A meme was circulated Tuesday in which Clemson’s star quarterback, Trevor Lawrence, was purported to have asserted that “it was the best meal we ever had” and that his team had to watch “the coastal elite media trashing it for not being organic vegan.” Lawrence denied saying that, adding, “I don’t know where it came from,” but he was shown by a TMZ cameraman leaving the White House and saying with a smile, “It was awesome. We had McDonald’s and everything. It was good!”

Another Clemson player, though, was overheard while at the buffet saying of Trump’s earlier promise to serve Burger King and the like, “I thought it was a joke.” A teammate reportedly said, “Our nutritionist must be having a fit.”

Ayesha Curry has responded to the president in the past, including posting an eye-roll emoji and an appeal for donations to help earthquake victims in September 2017, after the president tweeted that the White House invitation for her “hesitating” husband and his Golden State teammates was “withdrawn.” Stephen Curry said at the time that his Warriors didn’t “stand for” things that Trump had “said and the things that he hasn’t said in the right terms.”

That followed a sharper comment the preceding February, when Curry said of Trump being called an “asset” by Under Armour CEO Kevin Plank, “I agree with that description, if you remove the ‘et.’ ” Last year, the two-time NBA MVP claimed that Trump’s criticism of fellow superstar LeBron James was “based in some long-standing racism, in terms of black men with a voice in power.”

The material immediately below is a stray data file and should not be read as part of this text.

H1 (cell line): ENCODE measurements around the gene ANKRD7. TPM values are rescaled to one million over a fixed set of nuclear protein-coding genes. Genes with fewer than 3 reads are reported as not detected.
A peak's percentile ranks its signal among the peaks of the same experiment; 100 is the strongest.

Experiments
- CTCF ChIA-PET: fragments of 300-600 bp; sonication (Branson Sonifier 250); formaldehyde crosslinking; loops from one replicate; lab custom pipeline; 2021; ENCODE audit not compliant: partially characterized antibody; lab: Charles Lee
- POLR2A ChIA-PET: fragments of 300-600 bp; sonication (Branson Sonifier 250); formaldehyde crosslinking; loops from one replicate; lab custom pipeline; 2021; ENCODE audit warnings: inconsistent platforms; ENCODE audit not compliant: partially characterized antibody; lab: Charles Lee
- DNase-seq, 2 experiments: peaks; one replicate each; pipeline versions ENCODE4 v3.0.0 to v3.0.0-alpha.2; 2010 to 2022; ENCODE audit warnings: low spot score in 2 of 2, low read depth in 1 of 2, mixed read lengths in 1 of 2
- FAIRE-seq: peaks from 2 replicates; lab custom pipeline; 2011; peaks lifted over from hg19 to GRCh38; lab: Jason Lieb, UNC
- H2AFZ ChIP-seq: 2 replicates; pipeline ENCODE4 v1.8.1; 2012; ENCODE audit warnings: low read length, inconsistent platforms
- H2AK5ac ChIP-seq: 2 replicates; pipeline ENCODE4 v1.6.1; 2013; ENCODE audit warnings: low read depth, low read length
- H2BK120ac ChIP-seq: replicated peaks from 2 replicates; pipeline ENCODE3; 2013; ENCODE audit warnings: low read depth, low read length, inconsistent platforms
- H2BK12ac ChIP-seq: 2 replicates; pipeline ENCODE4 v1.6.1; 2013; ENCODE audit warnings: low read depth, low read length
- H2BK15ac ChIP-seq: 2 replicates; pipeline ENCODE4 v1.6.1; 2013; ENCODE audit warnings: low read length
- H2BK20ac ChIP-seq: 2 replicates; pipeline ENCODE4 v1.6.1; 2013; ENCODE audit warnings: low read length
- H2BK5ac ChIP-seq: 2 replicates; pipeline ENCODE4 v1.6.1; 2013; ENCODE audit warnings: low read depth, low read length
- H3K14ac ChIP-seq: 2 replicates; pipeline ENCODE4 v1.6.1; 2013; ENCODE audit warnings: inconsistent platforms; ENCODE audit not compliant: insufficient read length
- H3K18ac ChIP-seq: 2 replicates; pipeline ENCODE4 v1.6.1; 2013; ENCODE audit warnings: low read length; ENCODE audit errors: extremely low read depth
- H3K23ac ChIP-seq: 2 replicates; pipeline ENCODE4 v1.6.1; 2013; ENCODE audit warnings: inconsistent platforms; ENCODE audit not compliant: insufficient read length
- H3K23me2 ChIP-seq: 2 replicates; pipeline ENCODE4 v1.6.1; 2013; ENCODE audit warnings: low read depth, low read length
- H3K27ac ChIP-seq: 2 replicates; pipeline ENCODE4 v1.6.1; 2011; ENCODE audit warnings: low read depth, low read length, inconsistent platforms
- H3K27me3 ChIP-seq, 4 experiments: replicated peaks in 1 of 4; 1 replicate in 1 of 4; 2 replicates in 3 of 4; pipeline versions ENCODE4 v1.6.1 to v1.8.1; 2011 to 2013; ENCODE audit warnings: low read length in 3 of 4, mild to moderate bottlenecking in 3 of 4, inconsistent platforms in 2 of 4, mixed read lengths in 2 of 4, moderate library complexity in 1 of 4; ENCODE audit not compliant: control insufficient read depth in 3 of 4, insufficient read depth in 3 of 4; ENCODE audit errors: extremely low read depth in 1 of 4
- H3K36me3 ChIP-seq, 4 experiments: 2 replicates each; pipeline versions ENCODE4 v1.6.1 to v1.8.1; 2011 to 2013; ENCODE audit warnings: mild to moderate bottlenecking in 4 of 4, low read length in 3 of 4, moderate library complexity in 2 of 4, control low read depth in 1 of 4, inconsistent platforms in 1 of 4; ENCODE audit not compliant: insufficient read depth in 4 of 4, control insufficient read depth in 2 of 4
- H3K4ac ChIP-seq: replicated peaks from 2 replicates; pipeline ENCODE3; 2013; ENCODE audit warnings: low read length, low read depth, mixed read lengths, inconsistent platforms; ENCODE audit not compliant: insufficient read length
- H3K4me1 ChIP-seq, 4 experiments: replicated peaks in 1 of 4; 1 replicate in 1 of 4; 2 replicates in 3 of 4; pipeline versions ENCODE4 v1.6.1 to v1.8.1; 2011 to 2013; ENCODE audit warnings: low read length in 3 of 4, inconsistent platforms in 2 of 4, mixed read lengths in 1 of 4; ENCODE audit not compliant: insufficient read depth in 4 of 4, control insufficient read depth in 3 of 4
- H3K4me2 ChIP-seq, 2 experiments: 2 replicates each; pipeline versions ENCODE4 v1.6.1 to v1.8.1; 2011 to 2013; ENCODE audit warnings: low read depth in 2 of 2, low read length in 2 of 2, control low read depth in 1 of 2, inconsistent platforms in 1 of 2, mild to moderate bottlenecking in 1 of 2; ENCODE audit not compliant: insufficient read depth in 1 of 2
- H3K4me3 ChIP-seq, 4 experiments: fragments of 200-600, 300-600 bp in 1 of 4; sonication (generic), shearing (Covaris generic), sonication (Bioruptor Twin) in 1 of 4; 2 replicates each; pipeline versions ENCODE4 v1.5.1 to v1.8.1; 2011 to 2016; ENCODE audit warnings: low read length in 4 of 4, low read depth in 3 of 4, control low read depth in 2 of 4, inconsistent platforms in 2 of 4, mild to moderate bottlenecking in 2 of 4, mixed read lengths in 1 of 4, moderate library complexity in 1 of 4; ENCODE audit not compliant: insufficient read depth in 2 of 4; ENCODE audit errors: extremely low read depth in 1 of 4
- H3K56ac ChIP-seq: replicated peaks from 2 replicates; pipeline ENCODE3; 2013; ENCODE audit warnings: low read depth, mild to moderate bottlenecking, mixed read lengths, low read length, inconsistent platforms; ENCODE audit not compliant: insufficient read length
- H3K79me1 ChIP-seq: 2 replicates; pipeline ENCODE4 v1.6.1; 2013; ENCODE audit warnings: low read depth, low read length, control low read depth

On Tuesday, Trump appeared pleased with how his reception for Clemson had gone, tweeting, “Great being with the National Champion Clemson Tigers last night at the White House. Because of the Shutdown I served them massive amounts of Fast Food (I paid), over 1000 hamburgers etc.”

“Within one hour, it was all gone,” he continued. “Great guys and big eaters!”

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Opinion: Trump’s fast-food presidency

What it means that Trump served Big Macs in the State Dining Room